The seepage thru landfill liners either simple clay liners or even more modern multi-layer systems using geomembranes, geotextiles and GCL’s has been well analyzed by Rowe ( 1998 ) and more lately by Foose et al ( 2001 ). However these studies concentrate on either the natural contaminant migration rates through intact barrier systems or accelerated rates due to defects in liner systems and imperfect contacts. But during earthquake loading we are rather more nervous about the integrity of the landfill liner rather than the defects in fabrication of the liners.

The best landfill liners today are made from a tricky plastic film called high density polyethylene ( HDPE ). HDPE has only been used in this country for this purpose since the early 1980s, so there’s not much actual long term experience to go on. Nevertheless landfill designers assure that HDPE resists attack by just about all chemicals.

Resistance to chemical attack is significant as the theory of landfill design announces the landfill liner must maintain its integrity for the length of the hazard it is meant to contain. If the rubbish in the landfill will remain noxious for centuries, the landfill liner must maintain its integrity for centuries , if the liner fails before the danger has gone away, the failed liner will allow the danger to flee, and we’re going to have simply passed today’s problem onto our youngsters and grandkids.

Desiccation of clays can cause the development of cracks and this is a very important issue for mineral barriers utilized in lining and capping of landfills. The mechanisms of post-compaction moisture loss in a clay layer are reviewed and the results from a field test cell investigating clay desiccation are presented. A giant scale instrumented test cell was created comprising a clay layer overlain by a geomembrane. Parts of the test cell were covered with a stone protection layer and parts of the test cell were sloping. Temperatures throughout the clay layer, relative humidity just above the clay, ambient air temperatures and crack patterns and dimensions wereobserved during a 36 day summer period. The amount of cracking was appraised using diverse crack indices. Cracks in the covered and flat sections were minimal whereas in the sloping revealed portion cracking was instituted rapidly and then spread till the network of cracks at the surface stabilised and further drying ended in crack depth propagation. The geomembrane, exposed to the sun, was found to possess a significant heating effect on the soil below. Heavy moisture was lost over the entire thickness of the exposed barrier leading to a modelled flow thru the barrier of nineteen times the construction value . Swift covering of the geomembrane was found to seriously cut back the temperature differentiations, moisture loss and cracking. The results are discussed in the context of current crack theories and implications for landfill design and construction.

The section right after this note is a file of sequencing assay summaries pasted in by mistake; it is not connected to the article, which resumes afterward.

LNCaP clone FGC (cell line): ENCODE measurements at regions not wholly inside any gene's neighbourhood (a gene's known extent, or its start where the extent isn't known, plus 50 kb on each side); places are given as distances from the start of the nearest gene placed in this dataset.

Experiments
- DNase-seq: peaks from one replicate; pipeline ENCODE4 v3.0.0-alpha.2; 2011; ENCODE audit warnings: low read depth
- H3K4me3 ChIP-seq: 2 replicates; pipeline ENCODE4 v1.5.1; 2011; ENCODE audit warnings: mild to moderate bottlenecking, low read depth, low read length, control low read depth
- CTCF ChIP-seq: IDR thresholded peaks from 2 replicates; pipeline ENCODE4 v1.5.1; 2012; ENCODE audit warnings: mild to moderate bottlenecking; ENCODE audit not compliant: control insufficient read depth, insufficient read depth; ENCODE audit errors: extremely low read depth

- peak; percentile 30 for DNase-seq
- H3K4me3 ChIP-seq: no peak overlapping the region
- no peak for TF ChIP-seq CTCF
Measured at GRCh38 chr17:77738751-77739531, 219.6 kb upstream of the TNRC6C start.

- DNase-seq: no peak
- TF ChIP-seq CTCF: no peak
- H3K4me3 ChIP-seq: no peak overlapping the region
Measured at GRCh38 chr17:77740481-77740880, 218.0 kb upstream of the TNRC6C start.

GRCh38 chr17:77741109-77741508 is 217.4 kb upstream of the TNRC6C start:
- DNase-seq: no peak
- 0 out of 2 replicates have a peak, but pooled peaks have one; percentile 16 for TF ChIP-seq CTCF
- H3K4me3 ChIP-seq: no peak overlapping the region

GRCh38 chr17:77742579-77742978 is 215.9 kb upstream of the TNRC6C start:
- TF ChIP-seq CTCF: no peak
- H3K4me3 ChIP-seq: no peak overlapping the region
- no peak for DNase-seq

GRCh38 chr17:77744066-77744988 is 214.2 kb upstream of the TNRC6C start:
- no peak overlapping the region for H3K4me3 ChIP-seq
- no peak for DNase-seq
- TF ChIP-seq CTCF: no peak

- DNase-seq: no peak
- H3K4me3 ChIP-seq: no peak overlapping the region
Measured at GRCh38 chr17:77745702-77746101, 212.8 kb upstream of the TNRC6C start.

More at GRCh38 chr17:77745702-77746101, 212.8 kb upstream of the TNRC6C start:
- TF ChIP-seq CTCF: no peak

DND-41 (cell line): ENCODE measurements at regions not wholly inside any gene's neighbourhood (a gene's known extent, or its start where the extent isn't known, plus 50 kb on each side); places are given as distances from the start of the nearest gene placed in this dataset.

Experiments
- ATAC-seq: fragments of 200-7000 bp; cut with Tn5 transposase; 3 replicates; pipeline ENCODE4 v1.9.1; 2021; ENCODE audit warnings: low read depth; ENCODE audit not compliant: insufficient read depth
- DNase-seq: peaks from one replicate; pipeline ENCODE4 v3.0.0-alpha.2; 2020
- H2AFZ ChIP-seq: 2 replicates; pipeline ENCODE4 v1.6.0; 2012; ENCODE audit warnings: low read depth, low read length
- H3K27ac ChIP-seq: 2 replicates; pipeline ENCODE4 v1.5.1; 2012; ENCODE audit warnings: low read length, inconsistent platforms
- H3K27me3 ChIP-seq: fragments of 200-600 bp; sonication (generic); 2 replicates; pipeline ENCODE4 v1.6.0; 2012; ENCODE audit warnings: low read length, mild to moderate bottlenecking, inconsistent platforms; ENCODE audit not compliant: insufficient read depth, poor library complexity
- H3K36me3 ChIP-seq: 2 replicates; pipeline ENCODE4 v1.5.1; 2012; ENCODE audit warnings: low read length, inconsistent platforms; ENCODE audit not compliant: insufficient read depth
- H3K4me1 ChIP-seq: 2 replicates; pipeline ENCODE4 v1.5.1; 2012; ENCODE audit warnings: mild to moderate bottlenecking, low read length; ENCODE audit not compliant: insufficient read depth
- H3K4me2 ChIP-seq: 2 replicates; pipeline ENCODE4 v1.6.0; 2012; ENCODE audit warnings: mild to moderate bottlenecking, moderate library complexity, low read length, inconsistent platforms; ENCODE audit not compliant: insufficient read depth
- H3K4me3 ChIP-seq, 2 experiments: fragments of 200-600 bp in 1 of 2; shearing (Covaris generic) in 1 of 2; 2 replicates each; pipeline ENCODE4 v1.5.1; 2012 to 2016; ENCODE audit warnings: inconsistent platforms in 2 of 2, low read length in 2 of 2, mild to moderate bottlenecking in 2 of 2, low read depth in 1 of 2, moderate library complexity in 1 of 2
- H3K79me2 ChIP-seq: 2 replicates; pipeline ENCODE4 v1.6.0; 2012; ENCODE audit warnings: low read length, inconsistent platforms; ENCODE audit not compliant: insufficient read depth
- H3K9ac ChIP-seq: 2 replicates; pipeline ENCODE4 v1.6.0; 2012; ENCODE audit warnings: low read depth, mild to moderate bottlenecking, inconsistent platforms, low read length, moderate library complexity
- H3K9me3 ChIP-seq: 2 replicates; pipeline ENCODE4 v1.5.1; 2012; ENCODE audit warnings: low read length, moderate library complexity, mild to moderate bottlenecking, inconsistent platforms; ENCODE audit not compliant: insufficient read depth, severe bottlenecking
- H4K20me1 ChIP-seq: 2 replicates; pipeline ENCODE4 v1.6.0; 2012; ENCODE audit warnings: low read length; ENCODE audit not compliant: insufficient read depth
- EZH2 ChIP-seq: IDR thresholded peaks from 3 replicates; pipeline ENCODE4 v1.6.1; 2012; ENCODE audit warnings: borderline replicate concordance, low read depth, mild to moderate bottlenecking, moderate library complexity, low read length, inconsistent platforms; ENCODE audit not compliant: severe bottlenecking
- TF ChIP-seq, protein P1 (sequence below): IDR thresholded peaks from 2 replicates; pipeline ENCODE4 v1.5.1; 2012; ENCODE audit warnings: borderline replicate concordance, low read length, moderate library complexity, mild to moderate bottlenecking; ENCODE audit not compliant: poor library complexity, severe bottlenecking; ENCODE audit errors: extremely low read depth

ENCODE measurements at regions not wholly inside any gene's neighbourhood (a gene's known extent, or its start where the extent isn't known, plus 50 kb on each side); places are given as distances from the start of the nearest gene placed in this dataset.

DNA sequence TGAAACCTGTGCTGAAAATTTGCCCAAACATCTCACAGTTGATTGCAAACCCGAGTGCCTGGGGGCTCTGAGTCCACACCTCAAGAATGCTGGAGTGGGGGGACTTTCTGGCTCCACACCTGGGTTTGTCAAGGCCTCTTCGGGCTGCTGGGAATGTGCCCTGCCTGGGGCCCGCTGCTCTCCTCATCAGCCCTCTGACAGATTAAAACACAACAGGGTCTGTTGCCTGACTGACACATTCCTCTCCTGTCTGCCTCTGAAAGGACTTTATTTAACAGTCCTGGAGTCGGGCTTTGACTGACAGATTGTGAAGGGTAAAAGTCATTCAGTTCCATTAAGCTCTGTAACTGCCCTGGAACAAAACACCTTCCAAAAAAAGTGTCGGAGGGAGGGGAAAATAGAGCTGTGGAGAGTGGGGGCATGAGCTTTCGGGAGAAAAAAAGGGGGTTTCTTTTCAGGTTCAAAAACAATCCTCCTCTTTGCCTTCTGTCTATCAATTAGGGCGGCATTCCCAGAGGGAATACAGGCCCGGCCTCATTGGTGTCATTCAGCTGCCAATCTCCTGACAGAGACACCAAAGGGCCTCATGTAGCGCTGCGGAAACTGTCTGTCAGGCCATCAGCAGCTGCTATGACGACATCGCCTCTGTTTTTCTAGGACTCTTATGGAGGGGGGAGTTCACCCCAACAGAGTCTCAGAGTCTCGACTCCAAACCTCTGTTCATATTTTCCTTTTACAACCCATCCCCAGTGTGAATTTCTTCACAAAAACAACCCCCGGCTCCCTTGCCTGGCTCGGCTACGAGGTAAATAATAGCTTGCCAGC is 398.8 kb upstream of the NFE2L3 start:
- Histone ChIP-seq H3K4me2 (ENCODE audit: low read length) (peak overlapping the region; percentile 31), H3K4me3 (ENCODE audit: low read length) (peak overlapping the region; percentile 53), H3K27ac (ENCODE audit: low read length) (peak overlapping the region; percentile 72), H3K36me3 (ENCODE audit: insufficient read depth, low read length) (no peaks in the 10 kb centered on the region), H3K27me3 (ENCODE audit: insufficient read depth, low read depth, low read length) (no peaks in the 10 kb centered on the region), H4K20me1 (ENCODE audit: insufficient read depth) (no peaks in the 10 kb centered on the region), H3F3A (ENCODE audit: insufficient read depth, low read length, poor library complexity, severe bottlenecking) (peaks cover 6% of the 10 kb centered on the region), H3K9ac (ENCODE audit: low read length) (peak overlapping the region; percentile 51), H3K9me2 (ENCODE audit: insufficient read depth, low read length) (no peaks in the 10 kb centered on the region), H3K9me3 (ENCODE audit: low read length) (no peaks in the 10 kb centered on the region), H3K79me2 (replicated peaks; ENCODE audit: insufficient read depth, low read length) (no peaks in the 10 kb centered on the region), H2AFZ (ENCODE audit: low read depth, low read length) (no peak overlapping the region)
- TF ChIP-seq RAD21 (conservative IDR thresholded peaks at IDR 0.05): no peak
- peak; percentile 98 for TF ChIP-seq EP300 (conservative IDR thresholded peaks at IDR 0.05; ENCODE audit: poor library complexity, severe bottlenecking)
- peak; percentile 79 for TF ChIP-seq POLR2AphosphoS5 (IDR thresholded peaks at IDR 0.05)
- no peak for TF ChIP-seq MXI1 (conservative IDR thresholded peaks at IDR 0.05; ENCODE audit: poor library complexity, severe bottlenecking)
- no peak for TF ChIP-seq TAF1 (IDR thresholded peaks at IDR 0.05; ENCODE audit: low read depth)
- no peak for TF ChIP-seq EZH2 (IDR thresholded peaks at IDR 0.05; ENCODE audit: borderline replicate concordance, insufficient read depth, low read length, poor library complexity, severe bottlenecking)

The landfill liner system and its components, including the HDPE ( high density polyethylene ) liner are built to provide maximal protection to the environment. Installation of the liner system is supervised and checked to make certain that it meets or surpasses environmental standards.

Preparation of the current ground surface is performed prior to development of the liner system to gain the design subgrade configuration and remove rocks that could penetrate the liner. 2 feet of compacted clay or a geosyntheic clay liner ( GCL ) is then placed over the prepared subgrade surface and the 60 mil HDPE liner is installed over the clay or GCl material. Eventually, a drainage geocomposite is placed above the HDPE liner. The HDPE liner is built, installed, tested and mended as per authorized guiding principles. All manufacturer’s recommendations and installation procedures are overseen by independent Quality Guarantee personnel. Prior to implementation, Quality Assurance / QC ( QA / QC ) advisors authorized that the geosynthetic materials have been correctly installed.

A Landfill liner may be comprised of many differing kinds of material but the end objective is always the same regardless of the trail taken. The landfill liner is the first defensive position against water leaching into the ground water ( base landfill liner ) as well as rain water intruding into the landfill solid waste area. See also .

The landfill liner can be made from clay, synthetic flexible membranes or extra thick plastic sheeting. The membrane is there to keep the waste water from leaching into the ground water. These methods of sealing the base of the landfill are all high-priced anf take time to complete.